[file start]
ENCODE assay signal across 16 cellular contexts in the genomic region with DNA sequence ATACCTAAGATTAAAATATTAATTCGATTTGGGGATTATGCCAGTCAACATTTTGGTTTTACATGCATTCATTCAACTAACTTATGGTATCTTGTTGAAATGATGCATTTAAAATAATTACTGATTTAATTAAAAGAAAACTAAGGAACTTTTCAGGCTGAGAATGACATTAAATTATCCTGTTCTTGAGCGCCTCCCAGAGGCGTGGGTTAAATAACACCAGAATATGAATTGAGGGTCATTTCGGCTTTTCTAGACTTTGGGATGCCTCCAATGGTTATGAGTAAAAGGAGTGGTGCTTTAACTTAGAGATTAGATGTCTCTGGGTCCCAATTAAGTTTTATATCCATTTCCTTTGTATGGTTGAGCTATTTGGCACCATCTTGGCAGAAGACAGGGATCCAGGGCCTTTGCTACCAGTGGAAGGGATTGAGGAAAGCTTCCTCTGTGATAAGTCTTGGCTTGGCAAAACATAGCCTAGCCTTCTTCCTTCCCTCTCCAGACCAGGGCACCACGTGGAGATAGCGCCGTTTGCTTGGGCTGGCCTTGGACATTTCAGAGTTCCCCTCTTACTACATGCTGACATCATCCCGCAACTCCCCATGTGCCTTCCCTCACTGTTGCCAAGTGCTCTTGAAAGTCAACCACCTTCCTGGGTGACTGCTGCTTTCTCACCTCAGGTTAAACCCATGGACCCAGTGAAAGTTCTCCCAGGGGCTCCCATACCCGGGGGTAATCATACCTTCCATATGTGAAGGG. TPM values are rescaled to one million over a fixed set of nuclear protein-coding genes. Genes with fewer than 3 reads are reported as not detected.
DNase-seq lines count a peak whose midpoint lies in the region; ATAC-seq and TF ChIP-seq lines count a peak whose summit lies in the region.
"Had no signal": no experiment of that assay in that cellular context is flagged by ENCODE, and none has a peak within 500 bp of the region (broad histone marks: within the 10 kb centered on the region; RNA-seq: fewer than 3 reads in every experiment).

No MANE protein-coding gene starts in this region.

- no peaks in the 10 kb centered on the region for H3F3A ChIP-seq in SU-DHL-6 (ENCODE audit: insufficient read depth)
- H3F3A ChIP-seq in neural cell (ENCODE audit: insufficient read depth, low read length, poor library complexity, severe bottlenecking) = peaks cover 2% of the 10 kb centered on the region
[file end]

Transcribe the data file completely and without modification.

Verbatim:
ENCODE assay signal across 16 cellular contexts in the genomic region with DNA sequence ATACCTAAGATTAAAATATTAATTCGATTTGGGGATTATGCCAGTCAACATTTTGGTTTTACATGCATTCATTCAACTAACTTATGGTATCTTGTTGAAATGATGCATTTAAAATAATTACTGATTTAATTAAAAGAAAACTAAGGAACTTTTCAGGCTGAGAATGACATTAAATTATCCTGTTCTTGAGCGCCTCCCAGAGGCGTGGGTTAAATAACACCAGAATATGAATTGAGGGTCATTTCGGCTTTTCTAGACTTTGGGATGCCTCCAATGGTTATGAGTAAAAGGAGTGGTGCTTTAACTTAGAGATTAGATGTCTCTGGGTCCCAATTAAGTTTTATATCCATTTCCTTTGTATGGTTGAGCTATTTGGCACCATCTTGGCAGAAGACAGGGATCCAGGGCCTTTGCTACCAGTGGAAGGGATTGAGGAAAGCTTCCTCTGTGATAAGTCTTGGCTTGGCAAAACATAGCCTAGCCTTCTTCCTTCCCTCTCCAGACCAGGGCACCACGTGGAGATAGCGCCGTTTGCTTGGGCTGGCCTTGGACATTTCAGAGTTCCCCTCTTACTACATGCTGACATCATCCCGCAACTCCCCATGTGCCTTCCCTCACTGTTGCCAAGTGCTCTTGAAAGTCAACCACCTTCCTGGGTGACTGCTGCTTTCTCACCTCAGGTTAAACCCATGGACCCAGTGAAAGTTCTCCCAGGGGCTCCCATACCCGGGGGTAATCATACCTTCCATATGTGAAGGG. TPM values are rescaled to one million over a fixed set of nuclear protein-coding genes. Genes with fewer than 3 reads are reported as not detected.
DNase-seq lines count a peak whose midpoint lies in the region; ATAC-seq and TF ChIP-seq lines count a peak whose summit lies in the region.
"Had no signal": no experiment of that assay in that cellular context is flagged by ENCODE, and none has a peak within 500 bp of the region (broad histone marks: within the 10 kb centered on the region; RNA-seq: fewer than 3 reads in every experiment).

No MANE protein-coding gene starts in this region.

- no peaks in the 10 kb centered on the region for H3F3A ChIP-seq in SU-DHL-6 (ENCODE audit: insufficient read depth)
- H3F3A ChIP-seq in neural cell (ENCODE audit: insufficient read depth, low read length, poor library complexity, severe bottlenecking) = peaks cover 2% of the 10 kb centered on the region